The Barbican has a new exhibition on in The Curve by documentary photographer and film maker Richard Mosse. Mosse has created a series of images and films documenting the refugee crisis in Europe and Northern Africa using a military grade camera, which allows him to film at distances of 30km. The camera, developed for border control, works on thermal technology which registers differences in temperature, showing heat as white and cold as black. From a distance, human figures show up white, glowing and ghost like; up close this monochrome series is particularly affecting and stark. The figures Mosse focuses on are recognisable and yet almost inhuman. Skin colour is irrelevant. He plays with positive and negative, sometimes a totally white face with black ears, nose and eyelashes denotes the cold extremities, and sometimes vice versa, forcing you to question the environment and hardship these people are enduring.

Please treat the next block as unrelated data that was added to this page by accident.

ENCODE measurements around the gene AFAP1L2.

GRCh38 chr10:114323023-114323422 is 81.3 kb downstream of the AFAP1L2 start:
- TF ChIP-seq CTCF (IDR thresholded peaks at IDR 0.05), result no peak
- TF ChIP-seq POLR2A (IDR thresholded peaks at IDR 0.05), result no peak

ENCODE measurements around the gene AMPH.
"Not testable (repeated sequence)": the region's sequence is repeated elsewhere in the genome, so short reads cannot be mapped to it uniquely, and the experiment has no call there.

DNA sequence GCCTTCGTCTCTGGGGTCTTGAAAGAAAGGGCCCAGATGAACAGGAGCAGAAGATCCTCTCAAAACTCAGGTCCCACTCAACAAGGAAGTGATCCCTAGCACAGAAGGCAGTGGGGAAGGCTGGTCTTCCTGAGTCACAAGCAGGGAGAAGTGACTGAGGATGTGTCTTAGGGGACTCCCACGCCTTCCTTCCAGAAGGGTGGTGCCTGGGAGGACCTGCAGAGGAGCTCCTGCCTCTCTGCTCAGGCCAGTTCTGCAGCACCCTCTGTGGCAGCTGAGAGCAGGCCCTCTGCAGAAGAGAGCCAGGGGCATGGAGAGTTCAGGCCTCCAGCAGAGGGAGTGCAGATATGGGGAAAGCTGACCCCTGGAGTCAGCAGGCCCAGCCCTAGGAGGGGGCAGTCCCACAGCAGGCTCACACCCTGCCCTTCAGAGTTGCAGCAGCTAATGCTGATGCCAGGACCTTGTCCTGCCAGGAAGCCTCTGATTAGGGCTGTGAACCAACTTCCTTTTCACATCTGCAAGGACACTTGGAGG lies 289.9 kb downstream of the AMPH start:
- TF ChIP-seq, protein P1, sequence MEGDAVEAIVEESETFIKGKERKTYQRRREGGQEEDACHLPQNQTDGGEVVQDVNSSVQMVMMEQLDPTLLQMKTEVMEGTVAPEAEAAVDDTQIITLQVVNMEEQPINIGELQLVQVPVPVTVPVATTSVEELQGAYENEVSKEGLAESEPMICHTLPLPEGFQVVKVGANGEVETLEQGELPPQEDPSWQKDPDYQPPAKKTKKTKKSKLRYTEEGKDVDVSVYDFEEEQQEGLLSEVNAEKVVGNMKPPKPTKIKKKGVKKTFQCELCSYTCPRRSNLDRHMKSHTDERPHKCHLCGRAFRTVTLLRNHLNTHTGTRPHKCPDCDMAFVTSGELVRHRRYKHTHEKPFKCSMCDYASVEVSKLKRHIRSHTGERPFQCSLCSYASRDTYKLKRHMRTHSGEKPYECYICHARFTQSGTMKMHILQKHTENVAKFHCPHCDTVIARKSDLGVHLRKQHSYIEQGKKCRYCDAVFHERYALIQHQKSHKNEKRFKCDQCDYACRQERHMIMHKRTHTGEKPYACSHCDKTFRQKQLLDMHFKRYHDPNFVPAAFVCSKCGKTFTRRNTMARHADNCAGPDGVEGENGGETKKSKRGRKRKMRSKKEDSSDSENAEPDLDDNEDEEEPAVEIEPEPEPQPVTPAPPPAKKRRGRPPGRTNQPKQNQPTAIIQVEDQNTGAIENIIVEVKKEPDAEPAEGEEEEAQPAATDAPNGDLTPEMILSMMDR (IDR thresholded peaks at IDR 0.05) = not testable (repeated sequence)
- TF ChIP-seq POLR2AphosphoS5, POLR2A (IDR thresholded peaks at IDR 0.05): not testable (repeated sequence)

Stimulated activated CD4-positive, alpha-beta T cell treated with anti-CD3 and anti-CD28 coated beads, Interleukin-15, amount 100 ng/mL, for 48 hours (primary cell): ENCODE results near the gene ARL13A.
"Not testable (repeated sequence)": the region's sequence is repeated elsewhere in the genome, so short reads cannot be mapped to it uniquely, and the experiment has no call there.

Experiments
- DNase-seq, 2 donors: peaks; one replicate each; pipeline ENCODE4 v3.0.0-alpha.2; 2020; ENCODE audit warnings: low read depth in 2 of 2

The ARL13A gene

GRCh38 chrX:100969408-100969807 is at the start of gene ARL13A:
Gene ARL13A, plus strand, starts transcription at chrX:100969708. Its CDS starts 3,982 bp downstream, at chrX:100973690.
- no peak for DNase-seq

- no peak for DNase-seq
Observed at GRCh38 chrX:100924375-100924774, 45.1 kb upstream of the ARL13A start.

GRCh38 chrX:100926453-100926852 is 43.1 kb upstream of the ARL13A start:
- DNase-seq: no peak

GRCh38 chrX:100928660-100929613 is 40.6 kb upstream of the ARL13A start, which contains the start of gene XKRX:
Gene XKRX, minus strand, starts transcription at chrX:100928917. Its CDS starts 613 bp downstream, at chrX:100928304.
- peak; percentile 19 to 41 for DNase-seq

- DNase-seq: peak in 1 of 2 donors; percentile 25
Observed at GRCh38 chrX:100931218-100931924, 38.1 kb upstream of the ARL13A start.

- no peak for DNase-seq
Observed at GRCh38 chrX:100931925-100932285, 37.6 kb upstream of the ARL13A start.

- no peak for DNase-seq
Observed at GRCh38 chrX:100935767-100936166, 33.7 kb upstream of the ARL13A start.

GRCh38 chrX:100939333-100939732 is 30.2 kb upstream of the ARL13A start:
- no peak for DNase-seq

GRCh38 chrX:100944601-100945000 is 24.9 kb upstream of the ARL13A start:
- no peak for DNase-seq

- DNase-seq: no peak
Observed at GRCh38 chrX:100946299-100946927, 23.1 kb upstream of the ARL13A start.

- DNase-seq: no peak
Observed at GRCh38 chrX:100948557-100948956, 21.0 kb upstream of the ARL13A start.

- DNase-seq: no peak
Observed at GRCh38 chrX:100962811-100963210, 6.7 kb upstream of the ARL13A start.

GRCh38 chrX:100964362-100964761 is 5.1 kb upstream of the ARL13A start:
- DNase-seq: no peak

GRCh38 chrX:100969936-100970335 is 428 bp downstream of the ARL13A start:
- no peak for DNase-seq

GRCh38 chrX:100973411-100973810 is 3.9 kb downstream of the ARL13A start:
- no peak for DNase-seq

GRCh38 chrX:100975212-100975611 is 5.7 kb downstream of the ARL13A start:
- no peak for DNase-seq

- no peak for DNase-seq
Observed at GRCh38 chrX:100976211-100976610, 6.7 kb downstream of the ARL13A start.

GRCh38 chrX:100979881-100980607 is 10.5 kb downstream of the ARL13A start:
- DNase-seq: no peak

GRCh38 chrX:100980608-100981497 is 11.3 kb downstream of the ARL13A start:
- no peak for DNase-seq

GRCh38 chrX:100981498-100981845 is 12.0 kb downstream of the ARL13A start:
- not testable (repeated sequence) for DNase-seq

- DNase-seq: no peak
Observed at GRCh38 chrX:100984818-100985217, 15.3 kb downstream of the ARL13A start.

The music, composed by Ben Frost, is moving and enhances the power of these images as you follow the exhibition round, it is very easy to completely lose track of time. Quite brilliantly, Mosse is subverting the purpose of this military technology to show the plight of refugees and demand that we look at the crisis in a different way.
The exhibition is free and runs until the 23rd April at The Curve.